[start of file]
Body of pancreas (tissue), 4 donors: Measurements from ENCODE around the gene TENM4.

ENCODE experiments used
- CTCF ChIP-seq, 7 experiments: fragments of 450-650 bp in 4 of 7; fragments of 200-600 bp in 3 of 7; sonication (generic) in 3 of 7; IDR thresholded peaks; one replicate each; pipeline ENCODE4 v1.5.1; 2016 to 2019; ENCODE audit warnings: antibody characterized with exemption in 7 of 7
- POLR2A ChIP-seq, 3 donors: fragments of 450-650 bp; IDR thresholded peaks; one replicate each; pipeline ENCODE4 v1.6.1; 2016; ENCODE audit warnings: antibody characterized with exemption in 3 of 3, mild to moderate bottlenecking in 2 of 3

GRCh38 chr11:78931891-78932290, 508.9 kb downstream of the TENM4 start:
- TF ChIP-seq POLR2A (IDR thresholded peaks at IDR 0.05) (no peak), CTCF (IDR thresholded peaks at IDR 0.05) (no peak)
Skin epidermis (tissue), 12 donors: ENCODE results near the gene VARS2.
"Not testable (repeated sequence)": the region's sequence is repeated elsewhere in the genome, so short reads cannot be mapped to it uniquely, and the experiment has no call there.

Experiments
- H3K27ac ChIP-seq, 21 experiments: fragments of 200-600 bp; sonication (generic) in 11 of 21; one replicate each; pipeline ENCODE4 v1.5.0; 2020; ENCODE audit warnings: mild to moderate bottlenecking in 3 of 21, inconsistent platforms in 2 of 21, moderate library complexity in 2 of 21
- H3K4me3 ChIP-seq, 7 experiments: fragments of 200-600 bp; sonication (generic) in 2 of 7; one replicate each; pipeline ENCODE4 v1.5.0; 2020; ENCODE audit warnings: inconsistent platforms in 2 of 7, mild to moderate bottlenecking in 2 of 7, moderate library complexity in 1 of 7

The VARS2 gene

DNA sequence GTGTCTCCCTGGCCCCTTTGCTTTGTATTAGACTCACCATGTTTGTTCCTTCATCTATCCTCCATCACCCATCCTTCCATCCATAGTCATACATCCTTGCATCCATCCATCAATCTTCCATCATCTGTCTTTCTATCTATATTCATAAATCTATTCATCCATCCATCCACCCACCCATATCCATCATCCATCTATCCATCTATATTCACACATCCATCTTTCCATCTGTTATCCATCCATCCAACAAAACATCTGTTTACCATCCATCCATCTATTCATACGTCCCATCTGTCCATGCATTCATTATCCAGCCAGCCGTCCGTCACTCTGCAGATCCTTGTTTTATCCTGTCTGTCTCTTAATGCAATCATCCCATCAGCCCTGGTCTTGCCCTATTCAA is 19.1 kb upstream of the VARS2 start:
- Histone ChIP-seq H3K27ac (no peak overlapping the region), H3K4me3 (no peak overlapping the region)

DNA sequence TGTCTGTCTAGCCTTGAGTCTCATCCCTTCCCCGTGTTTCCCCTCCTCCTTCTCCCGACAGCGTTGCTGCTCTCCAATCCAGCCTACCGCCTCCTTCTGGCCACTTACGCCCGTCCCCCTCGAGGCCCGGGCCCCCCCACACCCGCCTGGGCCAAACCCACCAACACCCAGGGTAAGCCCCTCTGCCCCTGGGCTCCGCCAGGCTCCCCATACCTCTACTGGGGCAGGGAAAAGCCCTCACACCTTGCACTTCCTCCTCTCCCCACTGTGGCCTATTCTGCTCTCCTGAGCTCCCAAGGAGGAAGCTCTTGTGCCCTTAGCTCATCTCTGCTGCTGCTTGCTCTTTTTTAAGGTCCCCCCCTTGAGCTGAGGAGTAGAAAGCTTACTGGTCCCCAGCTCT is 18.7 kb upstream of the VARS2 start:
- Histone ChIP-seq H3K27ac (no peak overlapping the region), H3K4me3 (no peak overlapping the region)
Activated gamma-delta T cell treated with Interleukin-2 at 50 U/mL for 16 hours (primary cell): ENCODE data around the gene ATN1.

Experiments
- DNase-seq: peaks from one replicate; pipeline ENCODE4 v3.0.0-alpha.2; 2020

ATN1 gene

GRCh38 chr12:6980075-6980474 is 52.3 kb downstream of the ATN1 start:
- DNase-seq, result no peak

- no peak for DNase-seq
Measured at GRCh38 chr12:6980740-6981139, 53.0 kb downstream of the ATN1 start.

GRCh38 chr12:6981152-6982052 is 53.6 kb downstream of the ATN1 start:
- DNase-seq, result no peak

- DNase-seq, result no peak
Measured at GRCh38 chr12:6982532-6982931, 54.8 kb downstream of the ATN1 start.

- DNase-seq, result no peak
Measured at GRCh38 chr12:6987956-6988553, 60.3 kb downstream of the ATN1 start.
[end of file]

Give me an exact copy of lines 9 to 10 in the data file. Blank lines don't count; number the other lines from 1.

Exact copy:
Experiments
- H3K27ac ChIP-seq, 21 experiments: fragments of 200-600 bp; sonication (generic) in 11 of 21; one replicate each; pipeline ENCODE4 v1.5.0; 2020; ENCODE audit warnings: mild to moderate bottlenecking in 3 of 21, inconsistent platforms in 2 of 21, moderate library complexity in 2 of 21